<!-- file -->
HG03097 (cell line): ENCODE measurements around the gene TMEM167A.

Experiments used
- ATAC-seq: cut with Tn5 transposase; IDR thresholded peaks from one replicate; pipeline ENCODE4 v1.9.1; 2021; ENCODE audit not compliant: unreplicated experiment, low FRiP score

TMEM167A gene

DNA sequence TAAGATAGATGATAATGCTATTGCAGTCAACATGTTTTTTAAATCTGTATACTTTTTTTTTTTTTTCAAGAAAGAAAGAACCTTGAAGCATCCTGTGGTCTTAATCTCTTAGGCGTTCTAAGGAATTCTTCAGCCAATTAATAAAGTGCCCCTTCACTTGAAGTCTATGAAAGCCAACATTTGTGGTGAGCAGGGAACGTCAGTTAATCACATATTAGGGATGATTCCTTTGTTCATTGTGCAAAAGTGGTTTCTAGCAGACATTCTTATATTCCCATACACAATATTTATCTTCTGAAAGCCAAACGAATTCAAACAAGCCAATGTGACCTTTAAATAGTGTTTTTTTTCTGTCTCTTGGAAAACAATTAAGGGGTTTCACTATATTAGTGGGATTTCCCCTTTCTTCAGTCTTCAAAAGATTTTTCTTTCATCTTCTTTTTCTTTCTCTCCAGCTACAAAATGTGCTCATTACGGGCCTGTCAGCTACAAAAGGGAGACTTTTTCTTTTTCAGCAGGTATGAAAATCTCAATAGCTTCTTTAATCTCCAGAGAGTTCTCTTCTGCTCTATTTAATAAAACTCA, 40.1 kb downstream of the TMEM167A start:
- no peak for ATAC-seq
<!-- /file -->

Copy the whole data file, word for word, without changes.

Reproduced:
HG03097 (cell line): ENCODE measurements around the gene TMEM167A.

Experiments used
- ATAC-seq: cut with Tn5 transposase; IDR thresholded peaks from one replicate; pipeline ENCODE4 v1.9.1; 2021; ENCODE audit not compliant: unreplicated experiment, low FRiP score

TMEM167A gene

DNA sequence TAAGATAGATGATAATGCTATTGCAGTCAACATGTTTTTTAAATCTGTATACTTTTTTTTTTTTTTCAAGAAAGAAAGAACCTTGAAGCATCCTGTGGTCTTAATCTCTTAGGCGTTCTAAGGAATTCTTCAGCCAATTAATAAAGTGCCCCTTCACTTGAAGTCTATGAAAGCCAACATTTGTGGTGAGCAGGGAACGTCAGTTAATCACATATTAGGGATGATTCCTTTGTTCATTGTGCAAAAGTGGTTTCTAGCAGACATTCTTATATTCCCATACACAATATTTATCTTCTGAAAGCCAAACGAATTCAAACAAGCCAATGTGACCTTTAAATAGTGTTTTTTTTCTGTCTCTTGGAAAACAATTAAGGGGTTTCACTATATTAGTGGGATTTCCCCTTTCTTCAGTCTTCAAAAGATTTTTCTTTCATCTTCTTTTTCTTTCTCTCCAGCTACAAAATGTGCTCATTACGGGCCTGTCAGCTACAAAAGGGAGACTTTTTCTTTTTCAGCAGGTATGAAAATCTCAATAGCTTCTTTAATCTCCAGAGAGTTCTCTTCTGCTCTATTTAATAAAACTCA, 40.1 kb downstream of the TMEM167A start:
- no peak for ATAC-seq